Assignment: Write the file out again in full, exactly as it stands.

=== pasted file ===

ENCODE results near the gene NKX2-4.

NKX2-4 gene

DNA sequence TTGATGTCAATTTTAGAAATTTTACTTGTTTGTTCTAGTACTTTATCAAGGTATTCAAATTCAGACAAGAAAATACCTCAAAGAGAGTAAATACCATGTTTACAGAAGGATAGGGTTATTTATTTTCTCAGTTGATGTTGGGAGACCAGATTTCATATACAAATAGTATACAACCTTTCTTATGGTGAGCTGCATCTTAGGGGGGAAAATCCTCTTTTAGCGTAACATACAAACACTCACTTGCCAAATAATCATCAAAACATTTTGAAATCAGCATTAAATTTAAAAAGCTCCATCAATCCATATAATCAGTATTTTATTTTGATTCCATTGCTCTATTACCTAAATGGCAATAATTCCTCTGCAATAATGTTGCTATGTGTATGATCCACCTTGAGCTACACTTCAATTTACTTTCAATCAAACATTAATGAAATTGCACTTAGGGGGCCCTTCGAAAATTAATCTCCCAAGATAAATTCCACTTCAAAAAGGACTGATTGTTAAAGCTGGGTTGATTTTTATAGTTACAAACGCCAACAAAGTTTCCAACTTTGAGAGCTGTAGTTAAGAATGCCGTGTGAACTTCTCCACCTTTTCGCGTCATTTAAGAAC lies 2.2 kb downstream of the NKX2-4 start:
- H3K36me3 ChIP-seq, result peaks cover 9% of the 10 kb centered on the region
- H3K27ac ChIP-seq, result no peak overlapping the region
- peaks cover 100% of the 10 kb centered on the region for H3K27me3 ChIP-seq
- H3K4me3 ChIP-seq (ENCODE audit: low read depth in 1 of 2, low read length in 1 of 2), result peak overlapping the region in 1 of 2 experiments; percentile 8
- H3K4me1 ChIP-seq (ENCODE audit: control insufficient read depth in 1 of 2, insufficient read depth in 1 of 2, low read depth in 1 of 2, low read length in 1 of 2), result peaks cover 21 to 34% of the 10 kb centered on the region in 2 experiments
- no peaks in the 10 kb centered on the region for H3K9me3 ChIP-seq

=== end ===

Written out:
ENCODE results near the gene NKX2-4.

NKX2-4 gene

DNA sequence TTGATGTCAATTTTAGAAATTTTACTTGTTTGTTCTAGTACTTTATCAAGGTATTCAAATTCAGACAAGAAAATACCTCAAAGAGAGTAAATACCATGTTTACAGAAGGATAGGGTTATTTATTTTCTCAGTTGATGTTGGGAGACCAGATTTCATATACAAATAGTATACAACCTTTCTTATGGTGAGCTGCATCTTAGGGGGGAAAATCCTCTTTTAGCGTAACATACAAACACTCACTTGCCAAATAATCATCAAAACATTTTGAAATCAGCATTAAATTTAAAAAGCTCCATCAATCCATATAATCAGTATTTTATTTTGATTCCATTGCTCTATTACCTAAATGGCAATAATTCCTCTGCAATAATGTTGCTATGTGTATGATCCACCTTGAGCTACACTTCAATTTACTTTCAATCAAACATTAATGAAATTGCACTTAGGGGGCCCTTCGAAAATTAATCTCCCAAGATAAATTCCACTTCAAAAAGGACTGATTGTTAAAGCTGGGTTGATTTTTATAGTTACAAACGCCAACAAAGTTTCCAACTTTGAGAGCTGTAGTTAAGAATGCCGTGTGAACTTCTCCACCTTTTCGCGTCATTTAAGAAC lies 2.2 kb downstream of the NKX2-4 start:
- H3K36me3 ChIP-seq, result peaks cover 9% of the 10 kb centered on the region
- H3K27ac ChIP-seq, result no peak overlapping the region
- peaks cover 100% of the 10 kb centered on the region for H3K27me3 ChIP-seq
- H3K4me3 ChIP-seq (ENCODE audit: low read depth in 1 of 2, low read length in 1 of 2), result peak overlapping the region in 1 of 2 experiments; percentile 8
- H3K4me1 ChIP-seq (ENCODE audit: control insufficient read depth in 1 of 2, insufficient read depth in 1 of 2, low read depth in 1 of 2, low read length in 1 of 2), result peaks cover 21 to 34% of the 10 kb centered on the region in 2 experiments
- no peaks in the 10 kb centered on the region for H3K9me3 ChIP-seq